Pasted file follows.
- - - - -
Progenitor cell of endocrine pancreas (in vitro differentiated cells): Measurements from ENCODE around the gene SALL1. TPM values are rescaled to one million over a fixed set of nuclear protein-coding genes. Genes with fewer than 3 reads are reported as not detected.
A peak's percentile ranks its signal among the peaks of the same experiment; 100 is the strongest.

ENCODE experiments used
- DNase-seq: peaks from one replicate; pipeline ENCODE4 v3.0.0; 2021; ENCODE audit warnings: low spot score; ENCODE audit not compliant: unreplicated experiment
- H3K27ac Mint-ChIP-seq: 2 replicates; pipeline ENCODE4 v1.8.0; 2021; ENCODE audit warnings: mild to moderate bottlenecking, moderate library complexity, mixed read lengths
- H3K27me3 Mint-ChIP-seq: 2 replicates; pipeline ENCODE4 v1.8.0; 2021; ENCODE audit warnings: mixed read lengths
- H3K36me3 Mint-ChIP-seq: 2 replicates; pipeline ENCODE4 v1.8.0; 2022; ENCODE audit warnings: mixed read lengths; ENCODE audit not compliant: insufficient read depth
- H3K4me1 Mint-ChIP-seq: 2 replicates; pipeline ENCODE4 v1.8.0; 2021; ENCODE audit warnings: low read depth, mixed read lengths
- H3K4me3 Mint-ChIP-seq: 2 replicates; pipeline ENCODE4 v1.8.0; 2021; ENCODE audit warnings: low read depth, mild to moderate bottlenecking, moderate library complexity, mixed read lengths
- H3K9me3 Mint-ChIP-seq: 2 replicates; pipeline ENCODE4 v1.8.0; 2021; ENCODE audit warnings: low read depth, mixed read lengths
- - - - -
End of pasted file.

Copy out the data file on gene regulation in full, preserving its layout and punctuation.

Progenitor cell of endocrine pancreas (in vitro differentiated cells): Measurements from ENCODE around the gene SALL1. TPM values are rescaled to one million over a fixed set of nuclear protein-coding genes. Genes with fewer than 3 reads are reported as not detected.
A peak's percentile ranks its signal among the peaks of the same experiment; 100 is the strongest.

ENCODE experiments used
- DNase-seq: peaks from one replicate; pipeline ENCODE4 v3.0.0; 2021; ENCODE audit warnings: low spot score; ENCODE audit not compliant: unreplicated experiment
- H3K27ac Mint-ChIP-seq: 2 replicates; pipeline ENCODE4 v1.8.0; 2021; ENCODE audit warnings: mild to moderate bottlenecking, moderate library complexity, mixed read lengths
- H3K27me3 Mint-ChIP-seq: 2 replicates; pipeline ENCODE4 v1.8.0; 2021; ENCODE audit warnings: mixed read lengths
- H3K36me3 Mint-ChIP-seq: 2 replicates; pipeline ENCODE4 v1.8.0; 2022; ENCODE audit warnings: mixed read lengths; ENCODE audit not compliant: insufficient read depth
- H3K4me1 Mint-ChIP-seq: 2 replicates; pipeline ENCODE4 v1.8.0; 2021; ENCODE audit warnings: low read depth, mixed read lengths
- H3K4me3 Mint-ChIP-seq: 2 replicates; pipeline ENCODE4 v1.8.0; 2021; ENCODE audit warnings: low read depth, mild to moderate bottlenecking, moderate library complexity, mixed read lengths
- H3K9me3 Mint-ChIP-seq: 2 replicates; pipeline ENCODE4 v1.8.0; 2021; ENCODE audit warnings: low read depth, mixed read lengths